After we had two children join our family by birth, Leslie came to believe that we should add another child to our family, and do it by adoption. I resisted that idea for several years, thinking that our family was complete, but I ultimately came to share her view that parenting children was the most satisfying and worthwhile thing that we did, so we should extend our ability to do that. As things turned out, we went to China in 1996 to adopt a daughter, which proved to be a wonderful experience and to make China a significant focus of our lives. It would require a book to describe the process that led us to adopt eleven more children in China between 1996 and 2012, but, to summarize, we did that. As we repeatedly told the Chinese government when we asked to adopt another child (or two), the addition of our children from China has enriched our lives beyond measure. Nonetheless, we have reached (or exceeded) our limit for children.
I hope to devote time in retirement to (vainly) attempting to affect the Chinese legal and judicial systems, but neither Leslie nor I expect to retire from our judicial positions until we reach the mandatory retirement age for Oregon judges of 75, so my work in China will have to wait.
I’ll close with a paradox: I persist in resisting the effect of authority and limits on my life, yet my work as an appellate judge requires me to accept and contribute to the creation of authority!
I will add two addenda to my Andover statement. First, I spent the summer between high school and college working as a choker setter for Weyerhaeuser near Raymond, Washington. The night that I left that job at the end of the summer and returned home to Portland, some people burglarized two jewelry stores in Raymond and sought to frame me for them by having someone dress like me and wander around town that night. After investigating the crime, the Raymond Police Chief drove to the UofO to arrest me for the burglaries. I was able to persuade him not to do that, based on my representation to him that my parents had driven to Raymond to help me move home, including to help me tow and repair the car that I had driven there, and we had been stopped by a Washington State Trooper on our way home, which should definitively establish that I had not remained in town that night to burglarize the stores. He said that he would investigate my assertions and would expect to meet me at the Eugene police station the next day. My parents drove to Eugene for the meeting, where the police chief confirmed the record of the stop by the trooper and that I was no longer a suspect. As it turned out, they never prosecuted anyone for the crimes. I am convinced that, had I not had the ironclad alibi that I had, that is, had I simply driven home alone, I could well have been convicted of the burglaries by a local jury that could decide to believe the purported eyewitnesses to my presence in town that night over testimony by me and my parents that I had returned home. Obviously, had I been convicted, my life would have followed a different course, and I almost certainly would not now be a judge!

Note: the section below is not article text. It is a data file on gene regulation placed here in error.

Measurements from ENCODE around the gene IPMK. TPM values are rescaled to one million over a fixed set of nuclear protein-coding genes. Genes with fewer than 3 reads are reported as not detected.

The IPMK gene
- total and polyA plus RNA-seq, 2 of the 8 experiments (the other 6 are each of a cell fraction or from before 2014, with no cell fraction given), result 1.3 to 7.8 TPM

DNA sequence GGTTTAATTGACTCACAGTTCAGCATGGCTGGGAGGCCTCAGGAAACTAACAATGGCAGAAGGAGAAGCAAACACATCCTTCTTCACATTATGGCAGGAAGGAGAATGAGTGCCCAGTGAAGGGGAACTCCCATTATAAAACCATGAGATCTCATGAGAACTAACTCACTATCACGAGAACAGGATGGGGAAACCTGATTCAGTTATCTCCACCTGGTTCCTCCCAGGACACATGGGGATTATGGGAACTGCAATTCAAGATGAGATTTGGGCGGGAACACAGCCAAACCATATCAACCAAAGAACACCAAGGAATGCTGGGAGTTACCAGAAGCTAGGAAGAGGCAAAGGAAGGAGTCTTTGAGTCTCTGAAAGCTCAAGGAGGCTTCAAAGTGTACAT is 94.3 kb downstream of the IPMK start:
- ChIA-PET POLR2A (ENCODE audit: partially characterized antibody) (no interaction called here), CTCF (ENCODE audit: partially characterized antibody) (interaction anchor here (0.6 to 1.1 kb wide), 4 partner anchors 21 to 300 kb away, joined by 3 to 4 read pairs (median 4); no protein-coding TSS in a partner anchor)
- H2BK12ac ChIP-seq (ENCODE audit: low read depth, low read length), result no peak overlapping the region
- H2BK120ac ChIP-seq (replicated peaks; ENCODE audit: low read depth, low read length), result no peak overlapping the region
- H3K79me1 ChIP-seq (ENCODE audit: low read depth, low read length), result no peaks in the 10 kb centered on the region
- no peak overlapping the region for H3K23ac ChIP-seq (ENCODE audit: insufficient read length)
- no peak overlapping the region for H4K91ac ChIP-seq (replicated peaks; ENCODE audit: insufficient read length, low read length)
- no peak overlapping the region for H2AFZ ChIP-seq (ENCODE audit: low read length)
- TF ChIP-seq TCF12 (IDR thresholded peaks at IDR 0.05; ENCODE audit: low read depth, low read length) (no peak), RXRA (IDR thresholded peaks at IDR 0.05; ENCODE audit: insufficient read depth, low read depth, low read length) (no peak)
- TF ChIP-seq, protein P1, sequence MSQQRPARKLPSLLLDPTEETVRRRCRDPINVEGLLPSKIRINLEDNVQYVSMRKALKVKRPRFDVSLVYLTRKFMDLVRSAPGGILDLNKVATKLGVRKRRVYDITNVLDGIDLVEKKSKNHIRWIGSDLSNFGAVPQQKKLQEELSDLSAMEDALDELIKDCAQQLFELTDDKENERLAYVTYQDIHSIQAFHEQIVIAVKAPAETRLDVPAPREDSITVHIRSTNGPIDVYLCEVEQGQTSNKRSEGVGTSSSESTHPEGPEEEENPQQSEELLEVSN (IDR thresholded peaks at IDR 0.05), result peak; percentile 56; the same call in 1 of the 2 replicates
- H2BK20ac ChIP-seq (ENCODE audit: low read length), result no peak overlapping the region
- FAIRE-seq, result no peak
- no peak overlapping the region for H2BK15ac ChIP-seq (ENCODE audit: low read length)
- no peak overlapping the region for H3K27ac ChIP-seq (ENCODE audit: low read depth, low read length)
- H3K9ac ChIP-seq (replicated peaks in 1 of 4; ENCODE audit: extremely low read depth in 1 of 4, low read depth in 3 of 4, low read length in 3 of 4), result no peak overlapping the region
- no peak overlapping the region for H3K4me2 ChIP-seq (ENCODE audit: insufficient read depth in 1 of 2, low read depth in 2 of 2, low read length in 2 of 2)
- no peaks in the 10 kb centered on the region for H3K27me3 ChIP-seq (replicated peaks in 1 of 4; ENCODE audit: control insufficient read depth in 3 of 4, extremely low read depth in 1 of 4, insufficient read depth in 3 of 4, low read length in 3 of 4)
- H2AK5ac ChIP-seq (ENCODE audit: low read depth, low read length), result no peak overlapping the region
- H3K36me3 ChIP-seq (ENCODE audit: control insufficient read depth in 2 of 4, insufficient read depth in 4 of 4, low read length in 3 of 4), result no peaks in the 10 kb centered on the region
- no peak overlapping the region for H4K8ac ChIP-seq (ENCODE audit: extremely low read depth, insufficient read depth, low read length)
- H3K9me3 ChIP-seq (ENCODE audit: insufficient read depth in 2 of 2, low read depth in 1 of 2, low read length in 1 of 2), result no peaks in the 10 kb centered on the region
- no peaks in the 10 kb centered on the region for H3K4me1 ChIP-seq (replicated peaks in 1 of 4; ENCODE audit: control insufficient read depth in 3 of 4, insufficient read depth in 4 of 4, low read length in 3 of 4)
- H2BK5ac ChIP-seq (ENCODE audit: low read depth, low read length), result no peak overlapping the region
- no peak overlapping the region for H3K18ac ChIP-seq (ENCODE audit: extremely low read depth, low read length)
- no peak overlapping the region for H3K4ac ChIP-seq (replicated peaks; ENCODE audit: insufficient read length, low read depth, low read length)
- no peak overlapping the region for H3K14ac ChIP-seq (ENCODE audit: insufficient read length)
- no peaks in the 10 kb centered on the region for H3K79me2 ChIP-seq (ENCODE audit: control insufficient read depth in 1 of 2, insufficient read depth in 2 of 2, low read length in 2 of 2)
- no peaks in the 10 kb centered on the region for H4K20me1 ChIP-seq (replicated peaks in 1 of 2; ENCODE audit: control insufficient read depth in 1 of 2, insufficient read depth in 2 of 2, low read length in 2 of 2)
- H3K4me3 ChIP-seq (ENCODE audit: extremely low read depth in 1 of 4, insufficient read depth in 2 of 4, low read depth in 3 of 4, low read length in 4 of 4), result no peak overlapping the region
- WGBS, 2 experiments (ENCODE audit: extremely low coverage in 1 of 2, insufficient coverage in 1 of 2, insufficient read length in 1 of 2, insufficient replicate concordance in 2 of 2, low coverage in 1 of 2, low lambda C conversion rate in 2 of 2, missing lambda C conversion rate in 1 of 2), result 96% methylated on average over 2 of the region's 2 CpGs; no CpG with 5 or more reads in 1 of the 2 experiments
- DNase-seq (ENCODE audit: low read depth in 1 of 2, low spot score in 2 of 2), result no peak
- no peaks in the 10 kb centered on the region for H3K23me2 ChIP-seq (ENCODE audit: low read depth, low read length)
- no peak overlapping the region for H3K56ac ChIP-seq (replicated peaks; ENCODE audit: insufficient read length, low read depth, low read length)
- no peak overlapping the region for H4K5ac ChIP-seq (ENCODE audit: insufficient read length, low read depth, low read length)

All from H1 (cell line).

Second, with the release of the documentary about the Rajneesh experience in Oregon, Wild Wild Country (only two episodes of which I have managed to watch), I thought to share that I was the last city attorney for the City of Rajneeshpuram. I was involved with aspects of the Rajneesh phenomenon in my role as president of the Oregon ACLU affiliate from 1984 to 1987. When the Rajneesh commune collapsed, the city hired me as its city attorney to address various pending matters, including the appeal of the federal trial court decision that held that the creation of the city had violated the First Amendment’s Establishment Clause. I ultimately was able to settle the case with entry of a stipulated judgment upholding the creation of the city. I will give a talk at the UofO Law School the Friday before the reunion that will examine some of the legal issues surrounding the creation of Rajneeshpuram, which should be fun!